A Significant Advancement in Modeling the Global Methane Cycle

This article is a JAMES Editor’s Highlight in EOS (AGU’s science news magazine), published by Jiwen Fan, 8 September 2022 – original source here.

The graphic summarizes the global mean full-cycle methane budget depicted as decadal means that are centered around the year shown for the individual bars as represented in the new model. The individual budget terms have been calculated with UKESM1-ems and are shown at 50-year intervals over the historic period (1850–2014). The numbers in this figure are limited to the dominant fluxes in the global methane cycle as represented in UKESM1-ems. Credit: Folberth et al. (2022), Figure 1.

Methane (CH4) is a key atmospheric trace gas for two important reasons: it is a powerful greenhouse gas, second only to carbon dioxide, and it is a pollutant that plays a critical role in the formation of ozone in the troposphere near the surface, a phenomenon also known as ‘summer smog’. Since the mid-twentieth century, anthropogenic emissions have become the dominant source of methane pollution. Therefore, methane has been targeted as a key component in climate and air quality mitigation strategies.

Folberth et al. (2022) describe a newly developed methane emission-driven process model, representing the global methane cycle within the United Kingdom Earth System Model Version 1.0 (UKESM1) framework. They evaluate the model’s performance against available observations of methane and methane emissions. The authors demonstrate that the new methane emission-driven model simulates all the components of the methane cycle within observational uncertainty.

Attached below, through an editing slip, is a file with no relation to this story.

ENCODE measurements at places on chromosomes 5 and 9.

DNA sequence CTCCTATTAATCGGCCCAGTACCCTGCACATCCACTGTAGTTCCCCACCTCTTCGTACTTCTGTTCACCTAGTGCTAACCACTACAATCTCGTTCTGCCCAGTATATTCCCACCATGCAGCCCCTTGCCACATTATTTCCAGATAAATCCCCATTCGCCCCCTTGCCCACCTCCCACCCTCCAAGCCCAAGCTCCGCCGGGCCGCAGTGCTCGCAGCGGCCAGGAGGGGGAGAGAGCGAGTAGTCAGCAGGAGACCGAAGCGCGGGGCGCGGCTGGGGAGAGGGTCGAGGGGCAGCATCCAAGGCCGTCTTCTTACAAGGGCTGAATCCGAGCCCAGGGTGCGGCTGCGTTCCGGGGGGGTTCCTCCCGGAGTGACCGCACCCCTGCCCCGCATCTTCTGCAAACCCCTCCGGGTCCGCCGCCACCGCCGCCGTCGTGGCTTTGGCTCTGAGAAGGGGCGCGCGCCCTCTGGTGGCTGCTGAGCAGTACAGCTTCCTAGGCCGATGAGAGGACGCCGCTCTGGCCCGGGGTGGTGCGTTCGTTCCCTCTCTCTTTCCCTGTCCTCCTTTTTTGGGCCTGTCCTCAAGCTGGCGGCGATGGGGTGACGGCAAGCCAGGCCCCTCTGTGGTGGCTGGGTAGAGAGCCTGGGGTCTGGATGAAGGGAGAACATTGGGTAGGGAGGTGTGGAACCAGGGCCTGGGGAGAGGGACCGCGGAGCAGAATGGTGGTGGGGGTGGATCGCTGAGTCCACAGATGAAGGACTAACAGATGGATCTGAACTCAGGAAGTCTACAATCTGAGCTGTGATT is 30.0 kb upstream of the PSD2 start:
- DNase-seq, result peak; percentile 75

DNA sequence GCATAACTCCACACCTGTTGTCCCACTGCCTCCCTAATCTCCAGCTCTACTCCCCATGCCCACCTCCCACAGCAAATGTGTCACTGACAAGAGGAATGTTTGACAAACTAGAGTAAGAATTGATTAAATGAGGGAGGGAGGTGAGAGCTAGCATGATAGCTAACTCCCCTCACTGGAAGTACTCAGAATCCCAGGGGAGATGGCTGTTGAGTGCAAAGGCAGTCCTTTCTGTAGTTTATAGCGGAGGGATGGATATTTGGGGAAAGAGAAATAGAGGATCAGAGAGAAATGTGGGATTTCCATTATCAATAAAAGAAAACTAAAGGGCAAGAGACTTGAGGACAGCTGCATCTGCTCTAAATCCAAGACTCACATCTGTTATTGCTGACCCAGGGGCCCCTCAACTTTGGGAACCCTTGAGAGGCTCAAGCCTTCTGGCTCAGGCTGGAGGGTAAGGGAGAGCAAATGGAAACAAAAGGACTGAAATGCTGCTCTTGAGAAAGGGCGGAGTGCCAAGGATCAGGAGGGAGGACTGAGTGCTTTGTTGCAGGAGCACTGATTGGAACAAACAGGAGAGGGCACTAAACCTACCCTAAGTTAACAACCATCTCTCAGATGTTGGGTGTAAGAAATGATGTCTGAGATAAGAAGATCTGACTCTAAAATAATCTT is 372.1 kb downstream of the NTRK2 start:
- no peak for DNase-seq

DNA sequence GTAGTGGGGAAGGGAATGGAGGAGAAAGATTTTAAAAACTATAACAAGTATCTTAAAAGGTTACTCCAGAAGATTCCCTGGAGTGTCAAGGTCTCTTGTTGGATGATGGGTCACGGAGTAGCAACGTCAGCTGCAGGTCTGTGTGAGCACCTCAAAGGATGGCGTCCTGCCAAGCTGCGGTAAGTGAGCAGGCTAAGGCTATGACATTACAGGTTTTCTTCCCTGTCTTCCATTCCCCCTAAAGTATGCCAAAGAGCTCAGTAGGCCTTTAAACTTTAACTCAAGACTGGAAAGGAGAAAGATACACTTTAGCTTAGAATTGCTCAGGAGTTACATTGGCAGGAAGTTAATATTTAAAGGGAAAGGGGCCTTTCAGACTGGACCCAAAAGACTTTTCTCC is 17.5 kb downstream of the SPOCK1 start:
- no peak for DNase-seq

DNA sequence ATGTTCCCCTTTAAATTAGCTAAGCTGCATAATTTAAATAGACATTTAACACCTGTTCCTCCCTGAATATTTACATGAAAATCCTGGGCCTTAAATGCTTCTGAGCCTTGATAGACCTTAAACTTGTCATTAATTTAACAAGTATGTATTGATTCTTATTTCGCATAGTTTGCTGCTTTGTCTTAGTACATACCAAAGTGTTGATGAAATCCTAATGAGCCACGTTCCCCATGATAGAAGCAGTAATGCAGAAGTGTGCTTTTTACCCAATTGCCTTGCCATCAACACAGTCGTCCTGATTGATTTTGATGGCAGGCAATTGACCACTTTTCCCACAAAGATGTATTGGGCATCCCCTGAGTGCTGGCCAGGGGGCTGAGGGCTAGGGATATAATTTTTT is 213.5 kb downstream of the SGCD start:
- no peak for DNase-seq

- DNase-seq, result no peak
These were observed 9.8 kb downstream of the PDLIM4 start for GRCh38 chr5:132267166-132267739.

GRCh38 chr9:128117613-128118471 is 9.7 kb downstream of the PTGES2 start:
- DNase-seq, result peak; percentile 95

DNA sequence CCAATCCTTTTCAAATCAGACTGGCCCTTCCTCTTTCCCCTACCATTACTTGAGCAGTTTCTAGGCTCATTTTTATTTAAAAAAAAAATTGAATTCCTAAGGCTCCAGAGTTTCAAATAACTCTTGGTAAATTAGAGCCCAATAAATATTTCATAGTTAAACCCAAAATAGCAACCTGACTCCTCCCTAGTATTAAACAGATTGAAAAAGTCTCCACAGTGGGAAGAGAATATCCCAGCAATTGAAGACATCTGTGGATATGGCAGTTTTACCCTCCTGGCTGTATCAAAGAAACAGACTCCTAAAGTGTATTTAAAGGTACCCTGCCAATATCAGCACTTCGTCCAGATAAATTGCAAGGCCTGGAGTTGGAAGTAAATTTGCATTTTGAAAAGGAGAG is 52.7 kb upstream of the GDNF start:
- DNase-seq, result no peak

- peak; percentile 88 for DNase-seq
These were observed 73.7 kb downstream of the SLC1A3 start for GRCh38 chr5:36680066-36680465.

UKESM1-ems (methane emission-driven UKESM1) represents one of the first Earth system models to simulate the global methane cycle fully interactively with unprecedented detail. The significant step in this development is the inclusion of feedbacks of the methane cycle within the Earth system. This new capability advances the international climate science community’s ability of providing essential evidence to underpin climate mitigation policy by targeting methane reduction strategies and evaluating their impacts on climate and the Earth system.

Folberth, G. A., Staniaszek, Z., Archibald, A. T., Gedney, N., Griffiths, P. T., Jones, C. D., et al. (2022). Description and evaluation of an emission-driven and fully coupled methane cycle in UKESM1. Journal of Advances in Modeling Earth Systems, 14, e2021MS002982. doi: 10.1029/2021MS002982

About the authors
Gerd Folberth, Fiona O’Connor, Nicolas Gedney, Chris Jones and Andy Wiltshire are all researchers at the MetOffice Hadley Centre (UK) and work in our Workpackage 4/5 on the coupling of the methane cycle (which Fiona co-leads).